However, the film goes back to its old habits when they take to Cleo back to police headquarters (52 Divison on Dundas St. West) for questioning, as this scene goes on way longer than it should have.


(Are you sure Blake and Rossey are just pals?) What are you trying to say? (I got two words for you: bubble bath.) Okay, sure, the scene where Blake sits on the toilet (with the lid down, mind you) while Rossey takes a bubble bath was kind of odd. But it was normal for heterosexual buddies to watch each other bathe in the mid-1980s. (Was it?) What are you asking me for? I was born in the late 1990s. But, yeah, it was totally normal.


It's funny you should mention bathing, because I think Rossey is a dirty cop. Why would I think that? It's simple, really. He takes money from Carlos Vespi (Henry Malabranche), a shady porn producer. The funny thing is, this didn't affect my opinion of Rossey. In fact, it made me like him even more. Oh, and you'll notice that when Vespi throws Rossey an envelope stuffed with cash, that it's filled with Canadian money. Yeah, baby, take that Canadian hush money, you dirty yet lovable cop, you.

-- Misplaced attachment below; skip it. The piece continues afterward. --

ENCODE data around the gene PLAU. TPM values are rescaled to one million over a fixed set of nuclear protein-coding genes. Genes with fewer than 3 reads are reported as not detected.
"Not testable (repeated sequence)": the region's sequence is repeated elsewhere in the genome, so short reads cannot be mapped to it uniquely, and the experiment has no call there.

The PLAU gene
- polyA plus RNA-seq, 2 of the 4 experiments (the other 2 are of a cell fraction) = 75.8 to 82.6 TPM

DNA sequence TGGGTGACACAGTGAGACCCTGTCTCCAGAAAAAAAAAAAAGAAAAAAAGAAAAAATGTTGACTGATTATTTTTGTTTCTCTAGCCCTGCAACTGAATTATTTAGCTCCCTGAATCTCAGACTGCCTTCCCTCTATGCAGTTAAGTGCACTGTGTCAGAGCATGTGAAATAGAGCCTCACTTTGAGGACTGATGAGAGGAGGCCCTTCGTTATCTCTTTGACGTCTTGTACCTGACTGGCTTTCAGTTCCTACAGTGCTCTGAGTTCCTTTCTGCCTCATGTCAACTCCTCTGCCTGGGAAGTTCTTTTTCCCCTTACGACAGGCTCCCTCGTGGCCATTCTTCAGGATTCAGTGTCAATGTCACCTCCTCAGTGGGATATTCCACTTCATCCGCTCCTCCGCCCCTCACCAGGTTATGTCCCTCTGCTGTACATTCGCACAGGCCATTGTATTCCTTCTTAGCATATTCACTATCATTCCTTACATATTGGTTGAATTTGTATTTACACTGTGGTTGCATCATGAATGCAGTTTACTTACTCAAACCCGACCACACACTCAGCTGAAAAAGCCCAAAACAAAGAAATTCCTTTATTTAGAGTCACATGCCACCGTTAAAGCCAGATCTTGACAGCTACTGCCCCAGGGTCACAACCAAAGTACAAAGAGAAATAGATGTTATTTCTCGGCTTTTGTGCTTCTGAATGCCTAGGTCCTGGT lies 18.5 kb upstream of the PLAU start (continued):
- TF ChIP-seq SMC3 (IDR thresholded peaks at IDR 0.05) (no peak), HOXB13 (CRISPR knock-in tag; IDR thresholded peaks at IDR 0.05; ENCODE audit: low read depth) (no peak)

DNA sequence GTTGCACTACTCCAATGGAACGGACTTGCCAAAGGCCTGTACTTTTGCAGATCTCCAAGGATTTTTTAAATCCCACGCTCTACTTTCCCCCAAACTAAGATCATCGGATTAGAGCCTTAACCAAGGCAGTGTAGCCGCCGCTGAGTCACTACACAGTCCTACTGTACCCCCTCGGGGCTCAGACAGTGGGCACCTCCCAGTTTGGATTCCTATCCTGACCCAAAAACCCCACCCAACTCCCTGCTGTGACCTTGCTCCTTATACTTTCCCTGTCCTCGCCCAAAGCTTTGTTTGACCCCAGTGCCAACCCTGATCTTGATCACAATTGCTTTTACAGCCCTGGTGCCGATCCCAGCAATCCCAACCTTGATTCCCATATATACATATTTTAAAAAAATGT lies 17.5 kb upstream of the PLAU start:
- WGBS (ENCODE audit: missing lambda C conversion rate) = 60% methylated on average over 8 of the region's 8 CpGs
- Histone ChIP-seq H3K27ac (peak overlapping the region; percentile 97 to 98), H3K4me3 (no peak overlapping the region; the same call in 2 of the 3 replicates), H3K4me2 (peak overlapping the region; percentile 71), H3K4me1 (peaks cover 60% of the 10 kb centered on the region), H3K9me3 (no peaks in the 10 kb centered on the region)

The deeper Blake delves into this shady world, the bigger the conspiracy gets, as he runs into all kinds nefarious characters. (Like?) Well, there's Millwood (Andy Knott), a middle-aged gay guy who enjoys siting abroad the "Lady Charisma" with his two Indonesian boy-toys; the basement-dwelling Hermie (Tony Curtis Blondell), a sort of underworld know-it-all; Tyson (Victor Redlick) and Beverly (Ralph Magnus), two henchmen who work for Vespi who rough up Blake for information, Theresa (Stephanie Sulik), the daughter of a gangster's moll who is not fazed at all by improvised explosives that have been placed inside champagne buckets...